Walker Evans: Rich in spirit

In my last post, I briefly mentioned Walker Evans.  I would guess that most of you are familiar with his work, especially his iconic photos taken in rural America during the depression years of the 1930’s.

Lucille Burroughts, Daughter of a Cotton Sharecropper, Hale County, Alabama, 1936      Walker Evans

Floyd and Lucille Burroughs, Hale County, Alabama 1936      Walker Evans

San Francisco’s Museum of Modern Art has a major retrospective of his work until February 4, 2018.  I found the show enlightening, for the extensive collection of images,  documents and ephemera highlighted various interests in Walker’s life.  It was organized around themes such as City Series, Window Gazing, The Charm of Main Street, Ordinary Folk, Three Alabama Families.

The entrance to the show was marked by a giant reproduction of a self-portrait from 1927.  It makes me smile;  it’s a joyous selfie.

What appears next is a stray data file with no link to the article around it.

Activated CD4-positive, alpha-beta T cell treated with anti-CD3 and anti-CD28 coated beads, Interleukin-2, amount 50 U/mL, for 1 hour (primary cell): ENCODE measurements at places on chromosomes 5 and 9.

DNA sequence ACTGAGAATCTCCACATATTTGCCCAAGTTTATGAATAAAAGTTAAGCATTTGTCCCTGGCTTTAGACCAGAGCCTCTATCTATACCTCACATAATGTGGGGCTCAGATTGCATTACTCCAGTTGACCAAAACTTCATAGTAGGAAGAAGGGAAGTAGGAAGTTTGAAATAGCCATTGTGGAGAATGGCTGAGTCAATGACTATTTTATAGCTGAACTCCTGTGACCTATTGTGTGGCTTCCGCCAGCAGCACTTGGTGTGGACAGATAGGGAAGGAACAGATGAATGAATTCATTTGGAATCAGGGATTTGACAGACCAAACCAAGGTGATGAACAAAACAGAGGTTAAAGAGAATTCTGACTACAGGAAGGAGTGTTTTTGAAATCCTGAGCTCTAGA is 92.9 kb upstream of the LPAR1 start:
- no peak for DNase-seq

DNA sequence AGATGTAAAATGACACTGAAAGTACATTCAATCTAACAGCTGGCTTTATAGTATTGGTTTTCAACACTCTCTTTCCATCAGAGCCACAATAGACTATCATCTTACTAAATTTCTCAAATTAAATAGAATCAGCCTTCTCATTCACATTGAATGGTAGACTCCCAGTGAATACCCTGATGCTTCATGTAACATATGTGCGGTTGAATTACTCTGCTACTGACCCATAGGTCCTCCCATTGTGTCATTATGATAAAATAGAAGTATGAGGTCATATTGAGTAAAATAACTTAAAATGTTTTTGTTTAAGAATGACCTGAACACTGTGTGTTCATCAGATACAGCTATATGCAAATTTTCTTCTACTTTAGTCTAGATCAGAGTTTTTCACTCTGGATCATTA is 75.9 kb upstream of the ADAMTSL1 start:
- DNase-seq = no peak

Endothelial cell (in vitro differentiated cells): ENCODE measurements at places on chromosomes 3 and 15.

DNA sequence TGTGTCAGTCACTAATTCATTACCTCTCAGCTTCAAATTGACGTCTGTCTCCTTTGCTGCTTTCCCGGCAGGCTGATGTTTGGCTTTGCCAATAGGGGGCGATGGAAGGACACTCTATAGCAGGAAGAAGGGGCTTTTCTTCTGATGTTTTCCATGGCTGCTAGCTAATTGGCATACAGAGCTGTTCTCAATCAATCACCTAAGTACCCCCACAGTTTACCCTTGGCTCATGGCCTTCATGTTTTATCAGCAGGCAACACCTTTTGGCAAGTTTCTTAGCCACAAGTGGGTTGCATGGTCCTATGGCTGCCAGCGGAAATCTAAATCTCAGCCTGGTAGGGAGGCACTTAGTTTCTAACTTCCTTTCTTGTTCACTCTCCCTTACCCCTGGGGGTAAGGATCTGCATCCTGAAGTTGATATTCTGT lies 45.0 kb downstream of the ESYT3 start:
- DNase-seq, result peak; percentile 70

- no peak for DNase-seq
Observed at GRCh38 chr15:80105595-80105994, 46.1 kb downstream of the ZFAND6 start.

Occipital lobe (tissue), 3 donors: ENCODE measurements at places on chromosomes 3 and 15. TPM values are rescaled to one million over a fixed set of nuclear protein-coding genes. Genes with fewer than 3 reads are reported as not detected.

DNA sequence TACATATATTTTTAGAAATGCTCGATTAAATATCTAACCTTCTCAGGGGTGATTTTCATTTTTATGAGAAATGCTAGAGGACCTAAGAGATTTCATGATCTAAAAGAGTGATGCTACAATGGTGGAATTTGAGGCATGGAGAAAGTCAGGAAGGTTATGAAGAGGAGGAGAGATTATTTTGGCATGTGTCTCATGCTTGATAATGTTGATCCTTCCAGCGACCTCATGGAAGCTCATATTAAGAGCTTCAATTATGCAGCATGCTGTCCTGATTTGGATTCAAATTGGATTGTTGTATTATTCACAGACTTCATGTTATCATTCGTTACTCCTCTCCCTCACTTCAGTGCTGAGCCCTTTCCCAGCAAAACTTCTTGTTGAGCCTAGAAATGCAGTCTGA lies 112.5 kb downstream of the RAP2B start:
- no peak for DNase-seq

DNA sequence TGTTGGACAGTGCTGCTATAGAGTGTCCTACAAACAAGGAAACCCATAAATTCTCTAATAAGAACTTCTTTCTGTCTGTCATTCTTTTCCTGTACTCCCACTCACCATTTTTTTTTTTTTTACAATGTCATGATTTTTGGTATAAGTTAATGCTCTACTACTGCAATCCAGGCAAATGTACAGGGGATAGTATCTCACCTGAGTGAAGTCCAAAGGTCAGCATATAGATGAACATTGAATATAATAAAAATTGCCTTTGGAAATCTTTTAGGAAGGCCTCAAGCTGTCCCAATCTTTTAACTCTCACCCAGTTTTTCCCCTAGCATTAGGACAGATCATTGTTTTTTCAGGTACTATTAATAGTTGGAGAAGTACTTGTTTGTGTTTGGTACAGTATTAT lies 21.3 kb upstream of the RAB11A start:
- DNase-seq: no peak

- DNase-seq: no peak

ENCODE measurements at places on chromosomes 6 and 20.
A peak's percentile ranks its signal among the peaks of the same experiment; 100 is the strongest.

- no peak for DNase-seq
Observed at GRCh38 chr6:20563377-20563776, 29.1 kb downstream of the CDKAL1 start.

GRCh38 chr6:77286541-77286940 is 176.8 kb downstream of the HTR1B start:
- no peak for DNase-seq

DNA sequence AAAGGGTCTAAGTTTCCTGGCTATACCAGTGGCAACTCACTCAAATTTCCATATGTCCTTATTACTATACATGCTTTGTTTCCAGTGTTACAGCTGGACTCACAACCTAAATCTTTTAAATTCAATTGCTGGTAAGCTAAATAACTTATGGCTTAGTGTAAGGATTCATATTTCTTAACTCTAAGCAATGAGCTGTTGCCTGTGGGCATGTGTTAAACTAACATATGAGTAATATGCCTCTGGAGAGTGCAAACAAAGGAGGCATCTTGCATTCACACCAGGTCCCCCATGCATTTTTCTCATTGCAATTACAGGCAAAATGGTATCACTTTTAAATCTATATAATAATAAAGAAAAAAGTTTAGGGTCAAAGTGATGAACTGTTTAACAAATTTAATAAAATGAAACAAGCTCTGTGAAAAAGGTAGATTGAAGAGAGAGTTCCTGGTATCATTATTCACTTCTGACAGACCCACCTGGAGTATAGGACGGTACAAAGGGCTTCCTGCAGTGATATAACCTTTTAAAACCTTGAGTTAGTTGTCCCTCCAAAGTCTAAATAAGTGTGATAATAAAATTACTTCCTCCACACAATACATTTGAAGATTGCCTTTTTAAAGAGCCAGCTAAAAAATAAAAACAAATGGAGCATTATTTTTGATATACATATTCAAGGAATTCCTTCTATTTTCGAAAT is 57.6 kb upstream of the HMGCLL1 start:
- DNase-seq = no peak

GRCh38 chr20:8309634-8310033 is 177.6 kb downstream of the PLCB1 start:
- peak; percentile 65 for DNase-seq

Self-portrait, 1927 Walker Evans

I was particularly entranced by his photographs of tools in the Utilitarian Elegance section.  (Yes, tools.)  The images were beautiful.  They seemed to be simple (an everyday tool) and yet, complex in the detailed description of the utensil.  They conveyed a respect for the object, (the design and the utility), as well as the manufacturer/creator.

Tin Snips by J Wiss and Sons, Co., $1.85 Walker Evans

Bricklayer’s Pointing Trowel, by Marshaltown Trowel Co., $1.35 1955 Walker Evans

At the end of the exhibition,  some of Walker Evans’ comments on art exhibitions, published in the Boston Globe in 1971, were highlighted.

A good art exhibition is a lesson in seeing to those who need or want one, and a session of visual pleasure and excitement to those who don’t need anything – I mean the rich in spirit.  Grunts, sighs, shouts, laughter, and imprecations ought to be heard in a museum room.
I suggest that true religious feeling is sometimes to be had, even at church, and perhaps art can be seen and felt on a museum wall; with luck.

All the serious photojournalism we associate with Walker Evans is only a part of his creative life.  SF MoMA  in association with the Centre Pompidou,  have created a retrospective  which adds to our understanding of Walker Evans, particularly his passions, his muses and his personality.  It seems he was rich in spirit.


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